Concentrations of CO2 emissions in the atmosphere are now 50 per cent higher than in pre-industrial times1 and globally, the World Meteorological Organisation estimates surface temperatures are up around 1.17°C since 1850-1900, and this could rise to between 1.1-1.7°C in 2022-2026. The 27th UN Climate Change Conference of the Parties (COP27) is taking place in Sharm el-Sheikh, Egypt and will bring together 198 parties to move climate discussions forward on key issues including adaptation, loss & damage and finance.

As of 22 September 2022, 194 Parties, covering around 98 per cent of global greenhouse gas (GHG) emissions have ratified the Paris Agreement. These parties will come together in an effort to: secure global net zero by mid-century and keep 1.5 degrees within reach, adapt to protect communities and natural habitats, mobilise public and private finance, and work together to deliver the rules needed to implement the Paris Agreement. The task for COP27 will be to make appropriate and balanced progress across all climate issues to help “operationalise” and implement the Paris Agreement. There are fewer critical decisions to be made this year but COP27 will still be vital in progressing climate discussions and to implement actions from Glasgow, prepare for the global stocktake, and lay the groundwork for key decisions to be implemented in the future.

Egypt is hosting on behalf of the African continent which is highly vulnerable to the impacts of climate change hence adaptation with be a key focus. Egypt aims to deliver ‘transformational adaptation’ to address many gaps across policy, planning, implementation and finance. Discussions at COP27 will make progress on various parts of The Glasgow-Sharm el-Sheikh work programme on the global goal on adaptation (GGA). The GGA and discussions on adaptation will feed into the global stock take (GST) and delegates will also be expected to analyse how to make progress on their National Adaptation Plans (NAPs).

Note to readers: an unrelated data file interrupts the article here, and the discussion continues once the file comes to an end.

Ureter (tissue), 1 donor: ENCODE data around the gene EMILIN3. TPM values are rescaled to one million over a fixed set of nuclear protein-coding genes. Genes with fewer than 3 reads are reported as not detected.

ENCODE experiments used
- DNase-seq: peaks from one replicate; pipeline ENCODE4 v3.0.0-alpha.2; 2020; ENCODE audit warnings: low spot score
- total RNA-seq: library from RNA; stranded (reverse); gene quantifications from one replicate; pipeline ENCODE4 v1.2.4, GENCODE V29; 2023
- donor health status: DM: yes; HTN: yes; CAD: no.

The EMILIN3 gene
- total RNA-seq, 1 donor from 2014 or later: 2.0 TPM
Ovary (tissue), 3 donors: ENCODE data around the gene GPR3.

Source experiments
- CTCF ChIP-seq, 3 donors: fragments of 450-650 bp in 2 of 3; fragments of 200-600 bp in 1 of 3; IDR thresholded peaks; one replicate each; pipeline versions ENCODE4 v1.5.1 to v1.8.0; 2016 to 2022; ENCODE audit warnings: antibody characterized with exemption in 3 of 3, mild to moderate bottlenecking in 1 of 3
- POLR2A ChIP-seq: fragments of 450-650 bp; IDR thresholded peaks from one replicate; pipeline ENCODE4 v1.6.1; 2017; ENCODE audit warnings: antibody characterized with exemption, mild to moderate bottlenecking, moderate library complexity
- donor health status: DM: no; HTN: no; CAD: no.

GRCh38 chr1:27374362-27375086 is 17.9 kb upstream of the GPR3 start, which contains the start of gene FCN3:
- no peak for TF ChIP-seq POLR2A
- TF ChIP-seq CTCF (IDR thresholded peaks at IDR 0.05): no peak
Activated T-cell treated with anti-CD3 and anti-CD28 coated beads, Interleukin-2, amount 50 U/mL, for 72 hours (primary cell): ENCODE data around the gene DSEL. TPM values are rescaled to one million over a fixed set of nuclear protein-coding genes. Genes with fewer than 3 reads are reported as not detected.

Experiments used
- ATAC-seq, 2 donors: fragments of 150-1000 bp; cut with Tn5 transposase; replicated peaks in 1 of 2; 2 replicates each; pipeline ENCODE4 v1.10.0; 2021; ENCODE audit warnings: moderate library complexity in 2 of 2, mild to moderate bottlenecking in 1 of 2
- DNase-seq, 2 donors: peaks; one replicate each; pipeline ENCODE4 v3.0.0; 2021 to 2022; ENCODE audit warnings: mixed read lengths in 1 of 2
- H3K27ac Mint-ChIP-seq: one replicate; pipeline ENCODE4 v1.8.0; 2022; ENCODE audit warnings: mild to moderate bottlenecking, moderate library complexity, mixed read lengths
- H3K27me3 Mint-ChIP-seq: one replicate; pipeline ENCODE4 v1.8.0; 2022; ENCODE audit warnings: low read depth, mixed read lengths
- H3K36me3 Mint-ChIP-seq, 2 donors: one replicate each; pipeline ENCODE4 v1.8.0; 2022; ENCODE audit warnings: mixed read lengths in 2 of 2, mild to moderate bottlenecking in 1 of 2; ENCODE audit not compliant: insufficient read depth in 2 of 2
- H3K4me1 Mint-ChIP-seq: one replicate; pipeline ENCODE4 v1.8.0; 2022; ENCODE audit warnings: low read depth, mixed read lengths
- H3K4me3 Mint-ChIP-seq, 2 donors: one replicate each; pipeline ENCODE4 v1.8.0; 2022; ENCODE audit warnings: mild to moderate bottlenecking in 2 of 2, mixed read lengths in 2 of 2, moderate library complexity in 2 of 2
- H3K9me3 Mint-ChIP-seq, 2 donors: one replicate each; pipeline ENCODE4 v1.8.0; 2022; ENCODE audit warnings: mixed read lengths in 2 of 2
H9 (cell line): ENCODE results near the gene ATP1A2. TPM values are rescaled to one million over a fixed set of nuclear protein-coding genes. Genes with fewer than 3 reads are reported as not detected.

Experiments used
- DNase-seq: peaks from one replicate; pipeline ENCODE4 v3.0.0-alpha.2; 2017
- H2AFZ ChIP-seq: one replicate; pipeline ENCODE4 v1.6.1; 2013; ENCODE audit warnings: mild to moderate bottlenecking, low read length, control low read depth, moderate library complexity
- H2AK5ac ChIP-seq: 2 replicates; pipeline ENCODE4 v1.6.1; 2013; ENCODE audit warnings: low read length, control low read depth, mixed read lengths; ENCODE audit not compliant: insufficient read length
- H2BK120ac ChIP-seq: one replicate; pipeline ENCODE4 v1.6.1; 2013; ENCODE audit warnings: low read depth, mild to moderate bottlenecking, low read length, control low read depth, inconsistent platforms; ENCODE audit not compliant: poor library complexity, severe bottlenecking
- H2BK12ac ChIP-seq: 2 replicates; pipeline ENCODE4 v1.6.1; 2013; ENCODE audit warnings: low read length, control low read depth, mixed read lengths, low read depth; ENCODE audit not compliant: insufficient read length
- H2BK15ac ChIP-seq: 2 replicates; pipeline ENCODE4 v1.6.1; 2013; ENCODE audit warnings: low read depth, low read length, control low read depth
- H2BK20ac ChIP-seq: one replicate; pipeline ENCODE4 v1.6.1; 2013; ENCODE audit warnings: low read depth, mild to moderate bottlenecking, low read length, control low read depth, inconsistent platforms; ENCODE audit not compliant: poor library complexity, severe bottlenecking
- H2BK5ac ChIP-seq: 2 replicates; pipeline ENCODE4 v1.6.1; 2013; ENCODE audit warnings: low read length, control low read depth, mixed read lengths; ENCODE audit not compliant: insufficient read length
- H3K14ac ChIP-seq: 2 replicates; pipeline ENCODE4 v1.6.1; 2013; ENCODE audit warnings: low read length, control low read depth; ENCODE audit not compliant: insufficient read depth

The topic of Loss and Damage (L&D) is likely to be equally as challenging for negotiators this year. Both the Santiago Network and The Glasgow Dialogue on Loss & Damage were established at COP26 and both require discussions to progress to become fully operational. The Santiago network for loss and damage is designed to provide relevant tools and technical assistance to developing countries. Discussions on the various aspects such as operational modalities, structure, governance and its terms of reference will continue at COP27. The Glasgow Dialogue on Loss & Damage is a formal discussion between Parties to address potential funding arrangements required for L&D. As developed nations missed the 2022 promise of providing USD100 billion, developing nations will be looking for assurances on how this is to be fulfilled by 2023.

Mobilising finance is key to realise the goals of the Paris Agreement. International institutions and financial institutions are expected to play their part to work towards unleashing the trillions in private and public sector finance required to secure global net zero. A formal work programme for all Parties to work together in discussing the new collective quantified finance goal (NCQG) was established last year. The aim of the NCQG is to contribute to the Paris Agreement (in particular 1.5⁰C), support future mobilisation, access and delivery of climate finance. All Parties will be working together to discuss the new collective quantified finance goal and finalise many aspects including its scope, objectives and principles at COP27.

In the midst of current geopolitical events (cost of living, energy crisis and Russia-Ukraine war) COP27 will signal how governments, businesses and the general public are pursuing continued climate action over the short term. The article produced by HSBC Global Research provides further analyses on the themes discussed above, other key areas of focus and presents the different outcomes expected from the standing items on the COP agenda.

1 The US National Oceanic and Atmospheric Administration, NOAA

 

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